It was irresponsible of the New York Times to publish the op-ed piece by Jeremi Suri titled Bomb North Korea, Before It’s Too Late. Suri argues that the U.S. should take out North Korea’s missiles. He argues that this will not result in a war because:
- The North Korean government would certainly view the American strike as a provocation, but it is unlikely that Mr. Kim would retaliate by attacking South Korea, as many fear. First, the Chinese government would do everything it could to prevent such a reaction. Even if they oppose an American strike, China’s leaders understand that a full-scale war would be far worse. Second, Mr. Kim would see in the American strike a renewed commitment to the defense of South Korea. Any attack on Seoul would be an act of suicide for him, and he knows that.
First of all, it’s not clear how much influence China actually has over North Korea. Second, it’s just as possible that “Mr. Kim” would see the attack as a prelude to a ground invasion. And if it is true that “Mr. Kim” knows that a war with the U.S. is “suicide”, why should we worry about him having missiles?
Suri concedes that North Korea might attack South Korea:
- A war on the Korean Peninsula is unlikely after an American strike, but it is not inconceivable. The North Koreans might continue to escalate, and Mr. Kim might feel obligated to start a war to save face. Under these unfortunate circumstances, the United States and its allies would still be better off fighting a war with North Korea today, when the conflict could still be confined largely to the Korean Peninsula.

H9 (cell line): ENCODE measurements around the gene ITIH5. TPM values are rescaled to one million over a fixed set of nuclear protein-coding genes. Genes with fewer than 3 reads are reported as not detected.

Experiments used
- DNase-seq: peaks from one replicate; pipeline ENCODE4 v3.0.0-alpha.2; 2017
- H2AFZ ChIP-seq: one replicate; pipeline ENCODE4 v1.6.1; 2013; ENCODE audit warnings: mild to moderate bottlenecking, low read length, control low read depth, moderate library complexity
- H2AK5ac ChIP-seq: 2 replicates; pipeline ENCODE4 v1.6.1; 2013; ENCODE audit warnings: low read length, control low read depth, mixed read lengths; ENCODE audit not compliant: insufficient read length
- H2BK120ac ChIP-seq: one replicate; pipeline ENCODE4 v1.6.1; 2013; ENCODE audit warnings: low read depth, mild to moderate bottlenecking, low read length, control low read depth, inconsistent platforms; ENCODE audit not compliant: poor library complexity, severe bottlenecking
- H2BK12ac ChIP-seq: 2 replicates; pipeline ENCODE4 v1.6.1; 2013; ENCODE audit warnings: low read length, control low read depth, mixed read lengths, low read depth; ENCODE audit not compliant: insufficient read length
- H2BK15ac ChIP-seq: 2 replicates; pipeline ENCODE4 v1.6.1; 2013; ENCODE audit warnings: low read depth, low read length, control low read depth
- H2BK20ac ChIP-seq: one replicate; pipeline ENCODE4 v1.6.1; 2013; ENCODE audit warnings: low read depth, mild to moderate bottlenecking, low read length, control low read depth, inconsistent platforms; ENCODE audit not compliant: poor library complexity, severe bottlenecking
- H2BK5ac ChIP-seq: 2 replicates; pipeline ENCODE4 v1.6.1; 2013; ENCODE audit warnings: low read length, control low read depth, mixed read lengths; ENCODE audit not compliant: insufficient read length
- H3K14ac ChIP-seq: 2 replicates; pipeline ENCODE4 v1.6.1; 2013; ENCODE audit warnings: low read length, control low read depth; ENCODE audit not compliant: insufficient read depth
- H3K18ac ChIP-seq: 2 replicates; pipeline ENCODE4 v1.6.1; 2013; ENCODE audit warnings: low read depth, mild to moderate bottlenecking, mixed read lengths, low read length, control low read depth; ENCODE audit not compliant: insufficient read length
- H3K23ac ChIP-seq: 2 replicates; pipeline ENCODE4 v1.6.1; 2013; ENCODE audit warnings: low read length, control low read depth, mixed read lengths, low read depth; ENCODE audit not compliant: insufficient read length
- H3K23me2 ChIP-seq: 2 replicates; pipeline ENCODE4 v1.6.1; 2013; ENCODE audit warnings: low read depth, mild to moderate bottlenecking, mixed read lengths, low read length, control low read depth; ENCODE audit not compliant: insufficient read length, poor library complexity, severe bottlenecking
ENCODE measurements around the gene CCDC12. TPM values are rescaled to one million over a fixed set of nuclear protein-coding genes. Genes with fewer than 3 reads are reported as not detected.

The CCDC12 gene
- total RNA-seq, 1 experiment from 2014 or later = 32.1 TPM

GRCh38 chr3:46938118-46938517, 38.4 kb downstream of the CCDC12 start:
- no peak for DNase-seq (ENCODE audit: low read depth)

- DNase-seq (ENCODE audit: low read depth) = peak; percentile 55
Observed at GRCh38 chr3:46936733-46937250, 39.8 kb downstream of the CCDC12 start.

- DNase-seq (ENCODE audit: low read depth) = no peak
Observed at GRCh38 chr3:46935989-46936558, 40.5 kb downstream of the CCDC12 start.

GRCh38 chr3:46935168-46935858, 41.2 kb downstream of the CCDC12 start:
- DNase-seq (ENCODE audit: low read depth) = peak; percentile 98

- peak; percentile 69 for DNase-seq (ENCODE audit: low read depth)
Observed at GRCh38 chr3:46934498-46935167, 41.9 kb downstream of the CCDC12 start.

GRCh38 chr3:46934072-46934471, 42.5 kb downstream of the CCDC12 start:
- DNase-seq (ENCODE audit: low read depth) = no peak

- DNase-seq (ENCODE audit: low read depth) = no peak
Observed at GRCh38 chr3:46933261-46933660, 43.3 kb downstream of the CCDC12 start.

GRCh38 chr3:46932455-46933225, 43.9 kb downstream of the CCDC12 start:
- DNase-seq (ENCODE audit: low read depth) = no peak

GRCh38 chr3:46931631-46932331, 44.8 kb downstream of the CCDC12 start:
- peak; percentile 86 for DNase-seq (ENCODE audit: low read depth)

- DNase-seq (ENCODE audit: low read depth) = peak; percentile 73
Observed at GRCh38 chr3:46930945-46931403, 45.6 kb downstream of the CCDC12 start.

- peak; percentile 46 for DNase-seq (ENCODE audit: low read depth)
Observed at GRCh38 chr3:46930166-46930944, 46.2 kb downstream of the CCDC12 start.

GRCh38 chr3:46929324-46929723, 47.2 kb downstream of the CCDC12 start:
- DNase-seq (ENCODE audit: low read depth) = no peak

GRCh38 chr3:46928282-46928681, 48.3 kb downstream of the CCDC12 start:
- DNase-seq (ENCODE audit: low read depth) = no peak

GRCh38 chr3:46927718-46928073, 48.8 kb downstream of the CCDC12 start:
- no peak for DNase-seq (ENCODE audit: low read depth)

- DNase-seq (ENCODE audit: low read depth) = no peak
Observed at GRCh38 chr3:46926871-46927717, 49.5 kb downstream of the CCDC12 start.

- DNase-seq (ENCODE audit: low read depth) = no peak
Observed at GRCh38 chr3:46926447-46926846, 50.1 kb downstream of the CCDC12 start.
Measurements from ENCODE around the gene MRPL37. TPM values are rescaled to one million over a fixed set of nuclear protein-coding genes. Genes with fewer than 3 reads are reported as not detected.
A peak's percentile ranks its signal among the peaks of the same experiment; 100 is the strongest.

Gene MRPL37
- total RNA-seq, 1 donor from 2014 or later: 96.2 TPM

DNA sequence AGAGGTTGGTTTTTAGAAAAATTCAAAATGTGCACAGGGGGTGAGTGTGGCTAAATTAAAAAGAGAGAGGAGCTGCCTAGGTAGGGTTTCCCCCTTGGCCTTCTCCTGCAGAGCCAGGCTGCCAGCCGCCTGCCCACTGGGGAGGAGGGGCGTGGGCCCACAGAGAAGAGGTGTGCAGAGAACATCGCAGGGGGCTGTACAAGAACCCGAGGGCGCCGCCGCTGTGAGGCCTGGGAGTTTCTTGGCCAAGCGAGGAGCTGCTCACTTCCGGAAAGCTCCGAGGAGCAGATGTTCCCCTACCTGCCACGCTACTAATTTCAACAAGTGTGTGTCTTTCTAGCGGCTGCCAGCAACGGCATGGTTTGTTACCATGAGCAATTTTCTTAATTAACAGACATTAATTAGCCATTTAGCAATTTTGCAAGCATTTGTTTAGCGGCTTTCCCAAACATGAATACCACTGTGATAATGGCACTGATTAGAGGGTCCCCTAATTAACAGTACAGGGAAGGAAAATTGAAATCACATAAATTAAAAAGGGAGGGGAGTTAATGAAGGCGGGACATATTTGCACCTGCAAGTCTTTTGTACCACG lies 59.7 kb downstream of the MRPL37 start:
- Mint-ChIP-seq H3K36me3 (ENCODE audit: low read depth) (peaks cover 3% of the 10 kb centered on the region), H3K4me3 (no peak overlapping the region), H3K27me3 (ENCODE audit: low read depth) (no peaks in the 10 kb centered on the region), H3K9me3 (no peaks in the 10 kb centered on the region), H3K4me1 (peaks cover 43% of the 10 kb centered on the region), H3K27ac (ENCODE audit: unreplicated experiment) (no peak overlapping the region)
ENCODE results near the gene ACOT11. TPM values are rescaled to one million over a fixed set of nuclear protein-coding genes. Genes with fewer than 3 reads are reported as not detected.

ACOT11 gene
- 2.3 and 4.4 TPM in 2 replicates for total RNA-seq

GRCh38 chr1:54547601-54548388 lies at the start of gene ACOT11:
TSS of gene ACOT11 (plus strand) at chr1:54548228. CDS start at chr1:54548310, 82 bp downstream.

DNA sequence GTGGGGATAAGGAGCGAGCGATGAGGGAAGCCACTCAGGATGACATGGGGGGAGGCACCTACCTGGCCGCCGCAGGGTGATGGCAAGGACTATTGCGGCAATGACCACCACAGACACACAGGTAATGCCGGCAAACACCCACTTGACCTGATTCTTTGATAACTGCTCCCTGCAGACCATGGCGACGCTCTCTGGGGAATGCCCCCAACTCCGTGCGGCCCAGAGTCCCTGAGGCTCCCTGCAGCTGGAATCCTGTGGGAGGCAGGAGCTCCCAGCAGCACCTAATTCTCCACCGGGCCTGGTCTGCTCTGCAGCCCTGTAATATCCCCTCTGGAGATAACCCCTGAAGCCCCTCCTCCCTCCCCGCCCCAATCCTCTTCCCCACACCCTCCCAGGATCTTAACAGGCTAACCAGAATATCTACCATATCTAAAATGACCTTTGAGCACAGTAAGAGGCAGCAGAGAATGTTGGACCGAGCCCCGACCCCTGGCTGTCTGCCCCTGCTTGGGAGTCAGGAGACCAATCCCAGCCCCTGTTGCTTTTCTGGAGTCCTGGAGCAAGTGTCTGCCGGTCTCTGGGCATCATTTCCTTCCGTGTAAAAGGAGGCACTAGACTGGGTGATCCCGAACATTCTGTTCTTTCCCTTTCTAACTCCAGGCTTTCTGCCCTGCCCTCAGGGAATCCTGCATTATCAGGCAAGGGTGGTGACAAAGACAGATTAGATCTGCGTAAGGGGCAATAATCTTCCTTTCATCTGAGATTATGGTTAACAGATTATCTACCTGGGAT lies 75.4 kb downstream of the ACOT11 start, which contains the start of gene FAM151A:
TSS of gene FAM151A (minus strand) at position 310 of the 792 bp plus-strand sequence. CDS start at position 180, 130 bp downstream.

It think it worth noting that an estimated two million Koreans were killed in the last Korean war. It’s reasonable to suppose that at least that many would die in another Korean war. This is the price that Juri would be willing to pay to maintain “stability” in the Far East.
Since the U.S. clearly has not exhausted its diplomatic options in Korea, one can only wonder why the Times thought it worth running an article like this.